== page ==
Afghanistan Owned Solution: Creating Jobs for Afghanistan through Private Sector Project Funding

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AUTHORS:
Consortium - Advisory Group

SUMMARY:
Over the last eight years the amount of private sector development funds available and ready to invest in Afghanistan has reached historic highs. A list of 41 countries that have made monetary commitments towards Afghanistan’s reconstruction and redevelopment is contained in Appendix 2. At the June 12, 2008, conference in Paris, Afghanistan formally presented its Afghan National Development Strategy, asking for $50.1 billion during 2009-2014 from international donors.

Notwithstanding, only a very small percentage of commitments have been converted into actual funded programs and initiatives. The support mechanisms include, but are not limited to, direct grant investments, loans, and guarantees. Some of the most pressing program sectors include private-sector projects in agriculture and agri-business development. The lacking elements for success is the continuation of war zone challenges, but more challenging is the lack of inter-structure between the U.S. Agencies, support from foreign governments donors, Afghanistan Government, and the private sector. There has been no vehicle that can connects and all of these organizations and focused on connecting the dot’s of opportunity with the private sector groups that can produce concrete proposals for investment implementation, once all of the approvals have been awarded. This proposal represents a collaboration of new and different approaches required to jump start the private sector investment in Afghanistan.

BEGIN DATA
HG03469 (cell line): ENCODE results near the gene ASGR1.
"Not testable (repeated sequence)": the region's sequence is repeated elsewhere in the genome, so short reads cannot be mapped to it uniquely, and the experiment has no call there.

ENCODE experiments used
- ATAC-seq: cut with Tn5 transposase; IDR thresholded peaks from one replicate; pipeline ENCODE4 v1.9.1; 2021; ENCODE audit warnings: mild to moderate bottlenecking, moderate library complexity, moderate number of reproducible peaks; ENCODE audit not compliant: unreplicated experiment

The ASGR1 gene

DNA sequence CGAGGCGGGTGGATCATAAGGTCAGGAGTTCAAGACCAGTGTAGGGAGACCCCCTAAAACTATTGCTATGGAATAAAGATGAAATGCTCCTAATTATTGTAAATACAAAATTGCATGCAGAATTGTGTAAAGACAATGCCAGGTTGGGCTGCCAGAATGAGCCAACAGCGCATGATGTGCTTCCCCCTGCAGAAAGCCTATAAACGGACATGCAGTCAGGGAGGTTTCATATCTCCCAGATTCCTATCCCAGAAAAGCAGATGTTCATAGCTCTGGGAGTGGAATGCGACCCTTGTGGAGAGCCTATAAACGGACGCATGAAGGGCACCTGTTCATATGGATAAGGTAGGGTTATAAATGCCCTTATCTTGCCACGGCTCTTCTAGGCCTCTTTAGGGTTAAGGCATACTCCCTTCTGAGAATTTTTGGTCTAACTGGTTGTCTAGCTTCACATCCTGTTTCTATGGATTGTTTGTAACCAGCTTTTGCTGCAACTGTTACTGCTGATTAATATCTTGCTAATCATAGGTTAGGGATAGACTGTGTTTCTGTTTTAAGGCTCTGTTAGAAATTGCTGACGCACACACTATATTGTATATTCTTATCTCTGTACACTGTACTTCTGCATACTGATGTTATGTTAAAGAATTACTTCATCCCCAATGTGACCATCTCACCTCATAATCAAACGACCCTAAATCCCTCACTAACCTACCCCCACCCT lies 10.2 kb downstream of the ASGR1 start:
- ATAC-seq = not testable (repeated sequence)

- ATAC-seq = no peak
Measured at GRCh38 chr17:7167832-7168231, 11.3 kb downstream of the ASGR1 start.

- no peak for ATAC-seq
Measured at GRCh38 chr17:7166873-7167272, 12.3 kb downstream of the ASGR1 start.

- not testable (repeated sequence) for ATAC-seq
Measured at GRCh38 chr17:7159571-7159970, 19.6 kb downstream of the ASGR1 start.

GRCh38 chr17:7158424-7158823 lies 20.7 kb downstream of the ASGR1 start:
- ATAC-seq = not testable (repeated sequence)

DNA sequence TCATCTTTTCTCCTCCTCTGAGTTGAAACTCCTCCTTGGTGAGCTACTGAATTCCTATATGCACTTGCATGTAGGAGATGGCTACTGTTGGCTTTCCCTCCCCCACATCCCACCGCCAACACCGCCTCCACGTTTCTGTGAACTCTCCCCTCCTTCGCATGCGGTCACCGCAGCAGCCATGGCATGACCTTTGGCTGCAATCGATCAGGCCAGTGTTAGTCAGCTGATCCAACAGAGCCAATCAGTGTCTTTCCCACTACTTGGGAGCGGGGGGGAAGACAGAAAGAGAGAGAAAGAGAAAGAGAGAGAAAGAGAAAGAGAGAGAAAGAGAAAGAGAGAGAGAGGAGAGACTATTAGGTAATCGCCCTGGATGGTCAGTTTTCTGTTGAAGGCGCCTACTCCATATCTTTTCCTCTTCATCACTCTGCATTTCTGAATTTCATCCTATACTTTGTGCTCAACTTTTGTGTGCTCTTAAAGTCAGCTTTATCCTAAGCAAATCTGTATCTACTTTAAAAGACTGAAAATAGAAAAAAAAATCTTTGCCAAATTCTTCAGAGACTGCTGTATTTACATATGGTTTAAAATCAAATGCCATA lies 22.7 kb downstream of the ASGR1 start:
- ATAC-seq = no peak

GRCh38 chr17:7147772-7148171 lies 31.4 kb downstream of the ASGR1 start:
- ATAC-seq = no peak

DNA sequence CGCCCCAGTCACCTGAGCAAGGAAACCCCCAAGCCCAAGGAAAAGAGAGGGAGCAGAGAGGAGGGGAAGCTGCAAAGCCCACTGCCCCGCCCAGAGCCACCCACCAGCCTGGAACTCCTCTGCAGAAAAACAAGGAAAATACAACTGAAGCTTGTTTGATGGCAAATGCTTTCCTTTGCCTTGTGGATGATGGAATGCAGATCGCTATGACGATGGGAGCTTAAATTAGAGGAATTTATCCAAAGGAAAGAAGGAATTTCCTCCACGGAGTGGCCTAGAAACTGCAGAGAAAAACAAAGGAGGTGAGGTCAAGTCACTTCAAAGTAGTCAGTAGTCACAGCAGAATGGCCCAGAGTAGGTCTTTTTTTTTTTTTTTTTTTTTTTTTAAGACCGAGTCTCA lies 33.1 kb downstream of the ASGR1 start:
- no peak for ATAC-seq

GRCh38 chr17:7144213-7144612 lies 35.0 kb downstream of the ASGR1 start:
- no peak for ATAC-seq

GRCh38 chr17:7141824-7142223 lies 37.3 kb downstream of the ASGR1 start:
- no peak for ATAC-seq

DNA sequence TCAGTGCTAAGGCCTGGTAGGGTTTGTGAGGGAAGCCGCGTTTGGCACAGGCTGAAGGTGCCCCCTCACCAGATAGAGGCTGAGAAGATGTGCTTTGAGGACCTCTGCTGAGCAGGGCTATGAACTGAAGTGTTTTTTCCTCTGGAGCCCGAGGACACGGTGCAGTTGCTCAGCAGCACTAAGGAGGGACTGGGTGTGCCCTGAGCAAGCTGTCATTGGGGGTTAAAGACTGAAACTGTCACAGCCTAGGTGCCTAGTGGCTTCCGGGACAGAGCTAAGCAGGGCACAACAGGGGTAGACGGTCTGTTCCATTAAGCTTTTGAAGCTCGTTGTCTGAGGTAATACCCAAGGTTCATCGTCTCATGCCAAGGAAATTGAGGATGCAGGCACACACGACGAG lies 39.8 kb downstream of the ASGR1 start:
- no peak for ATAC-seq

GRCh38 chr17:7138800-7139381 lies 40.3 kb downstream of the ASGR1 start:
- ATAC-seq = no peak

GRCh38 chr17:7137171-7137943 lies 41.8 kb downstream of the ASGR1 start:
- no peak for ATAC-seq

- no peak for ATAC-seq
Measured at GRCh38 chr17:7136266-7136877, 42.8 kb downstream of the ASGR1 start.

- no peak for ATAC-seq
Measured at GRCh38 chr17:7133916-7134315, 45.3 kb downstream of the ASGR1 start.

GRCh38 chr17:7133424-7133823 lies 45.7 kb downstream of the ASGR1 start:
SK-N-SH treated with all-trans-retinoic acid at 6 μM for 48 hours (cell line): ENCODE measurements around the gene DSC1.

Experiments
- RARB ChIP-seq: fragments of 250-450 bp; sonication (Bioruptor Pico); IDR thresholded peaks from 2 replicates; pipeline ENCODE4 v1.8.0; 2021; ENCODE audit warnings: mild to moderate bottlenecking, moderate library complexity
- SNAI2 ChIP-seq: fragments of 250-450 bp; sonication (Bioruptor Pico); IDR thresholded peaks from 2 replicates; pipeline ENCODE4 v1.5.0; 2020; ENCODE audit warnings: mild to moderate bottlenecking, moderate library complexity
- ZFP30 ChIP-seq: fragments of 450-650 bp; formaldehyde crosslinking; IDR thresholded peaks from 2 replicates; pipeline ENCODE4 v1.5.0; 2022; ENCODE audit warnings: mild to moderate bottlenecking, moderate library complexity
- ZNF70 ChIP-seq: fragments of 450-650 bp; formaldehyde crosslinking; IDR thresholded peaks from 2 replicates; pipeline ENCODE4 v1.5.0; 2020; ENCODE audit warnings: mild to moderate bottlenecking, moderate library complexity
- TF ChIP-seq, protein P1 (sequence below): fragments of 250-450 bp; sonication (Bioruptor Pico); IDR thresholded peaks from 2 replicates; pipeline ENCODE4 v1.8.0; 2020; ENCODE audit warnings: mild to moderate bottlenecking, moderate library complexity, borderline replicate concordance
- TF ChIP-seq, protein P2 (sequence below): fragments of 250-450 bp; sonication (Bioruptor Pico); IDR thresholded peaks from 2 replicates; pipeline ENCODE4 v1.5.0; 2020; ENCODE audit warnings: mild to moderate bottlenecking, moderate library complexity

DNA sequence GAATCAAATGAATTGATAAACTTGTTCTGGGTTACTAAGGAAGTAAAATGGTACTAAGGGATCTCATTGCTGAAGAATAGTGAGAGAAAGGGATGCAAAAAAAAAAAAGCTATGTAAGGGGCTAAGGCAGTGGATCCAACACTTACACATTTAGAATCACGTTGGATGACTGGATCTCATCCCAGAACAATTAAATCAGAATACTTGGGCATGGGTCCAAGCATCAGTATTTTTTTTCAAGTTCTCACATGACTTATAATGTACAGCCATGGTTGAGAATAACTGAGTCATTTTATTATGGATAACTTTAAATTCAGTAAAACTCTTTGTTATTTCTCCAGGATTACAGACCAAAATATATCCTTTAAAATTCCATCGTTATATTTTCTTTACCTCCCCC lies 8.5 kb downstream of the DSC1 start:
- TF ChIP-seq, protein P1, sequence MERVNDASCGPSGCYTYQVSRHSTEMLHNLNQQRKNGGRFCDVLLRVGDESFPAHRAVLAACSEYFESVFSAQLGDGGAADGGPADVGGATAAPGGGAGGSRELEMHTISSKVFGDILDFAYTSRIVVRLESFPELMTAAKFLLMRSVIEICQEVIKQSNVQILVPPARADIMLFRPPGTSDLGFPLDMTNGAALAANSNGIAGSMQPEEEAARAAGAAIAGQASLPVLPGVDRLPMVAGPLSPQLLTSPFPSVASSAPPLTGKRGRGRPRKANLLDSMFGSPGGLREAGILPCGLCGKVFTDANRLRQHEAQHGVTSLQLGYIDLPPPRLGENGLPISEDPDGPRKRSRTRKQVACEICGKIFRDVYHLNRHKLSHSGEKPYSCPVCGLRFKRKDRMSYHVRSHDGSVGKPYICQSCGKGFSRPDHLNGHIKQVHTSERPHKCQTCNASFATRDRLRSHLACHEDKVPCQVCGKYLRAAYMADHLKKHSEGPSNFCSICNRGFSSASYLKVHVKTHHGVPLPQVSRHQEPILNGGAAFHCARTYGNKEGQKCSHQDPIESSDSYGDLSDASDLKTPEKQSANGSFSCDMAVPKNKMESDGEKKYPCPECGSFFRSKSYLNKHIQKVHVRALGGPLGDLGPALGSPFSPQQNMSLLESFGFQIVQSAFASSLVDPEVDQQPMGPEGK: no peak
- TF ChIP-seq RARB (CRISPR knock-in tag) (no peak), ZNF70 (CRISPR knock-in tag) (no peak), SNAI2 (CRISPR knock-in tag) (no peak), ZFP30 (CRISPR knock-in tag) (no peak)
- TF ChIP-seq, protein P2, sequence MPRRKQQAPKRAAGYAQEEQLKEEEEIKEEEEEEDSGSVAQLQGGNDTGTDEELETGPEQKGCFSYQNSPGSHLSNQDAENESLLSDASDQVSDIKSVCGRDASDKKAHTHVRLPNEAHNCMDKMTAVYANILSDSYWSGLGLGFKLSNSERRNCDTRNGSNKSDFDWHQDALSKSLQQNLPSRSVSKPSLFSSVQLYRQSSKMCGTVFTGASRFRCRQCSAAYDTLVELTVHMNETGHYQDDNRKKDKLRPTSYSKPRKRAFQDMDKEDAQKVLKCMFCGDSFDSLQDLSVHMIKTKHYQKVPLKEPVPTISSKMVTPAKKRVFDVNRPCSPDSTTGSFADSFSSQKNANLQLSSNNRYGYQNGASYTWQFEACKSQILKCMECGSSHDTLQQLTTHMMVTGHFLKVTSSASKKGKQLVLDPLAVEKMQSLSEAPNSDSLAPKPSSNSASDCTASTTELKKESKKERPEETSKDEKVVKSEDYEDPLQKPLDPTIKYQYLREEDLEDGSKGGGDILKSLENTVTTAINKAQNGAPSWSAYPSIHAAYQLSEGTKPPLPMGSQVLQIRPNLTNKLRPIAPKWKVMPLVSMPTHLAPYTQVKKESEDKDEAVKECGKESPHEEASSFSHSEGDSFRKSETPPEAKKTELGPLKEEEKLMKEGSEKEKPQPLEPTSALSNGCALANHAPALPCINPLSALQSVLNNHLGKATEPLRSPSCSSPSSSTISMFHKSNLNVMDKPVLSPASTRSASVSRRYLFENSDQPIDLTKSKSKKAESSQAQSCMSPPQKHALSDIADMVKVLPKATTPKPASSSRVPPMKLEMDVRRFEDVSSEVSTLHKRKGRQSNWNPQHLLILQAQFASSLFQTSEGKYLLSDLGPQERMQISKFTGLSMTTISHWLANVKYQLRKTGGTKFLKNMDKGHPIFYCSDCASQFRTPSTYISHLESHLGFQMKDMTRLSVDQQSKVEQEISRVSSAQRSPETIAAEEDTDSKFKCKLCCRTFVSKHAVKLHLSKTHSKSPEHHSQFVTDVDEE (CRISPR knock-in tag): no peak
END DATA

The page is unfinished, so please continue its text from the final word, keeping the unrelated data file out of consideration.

The on-going hostilities in the region, challenges to safety and security and perceived or actual election concerns all contribute to the lack of project execution. Furthermore, the delay in having its national election and the irregularities in the most recent election have had a chilling effect on private sector investment. These challenges aside, we believe that Afghanistan Government and the donor nations must position Afghanistan to stimulate and effectively utilize a reinvigorated private sector investment effort. We believe that Creating Jobs for Afghanistan through Private Sector Funding will make a significant contribution in terms of jump starting private sector investment.

Our primary goal is to develop new investment approaches and opportunities that can be in quick response to truly sustainable job creation opportunities in the Agriculture and Agri-business sectors. The second focus would be on having the Afghanistan Government provide in-kind staff to be assigned to the project on a full-time basis and assist in and complete the first demonstrated pilot projects.
This would count as their contribution and build capacity.

This new approach comes in responding to an Afghanistan Government request to assist with the restart of the private sector in regard to new investment opportunities. The proposed program would be an Afghanistan-owned approach to develop new, effective ways to encourage private-sector investment and to demonstrate the government’s ability to act decisively and in concert with both private-sector funding sources and foreign governments’ desire to fund and develop new programs that encourage private vestment. Simply put, economic growth is essential to any form of long-term stability1 in Afghanistan, and business and investment are key to that growth.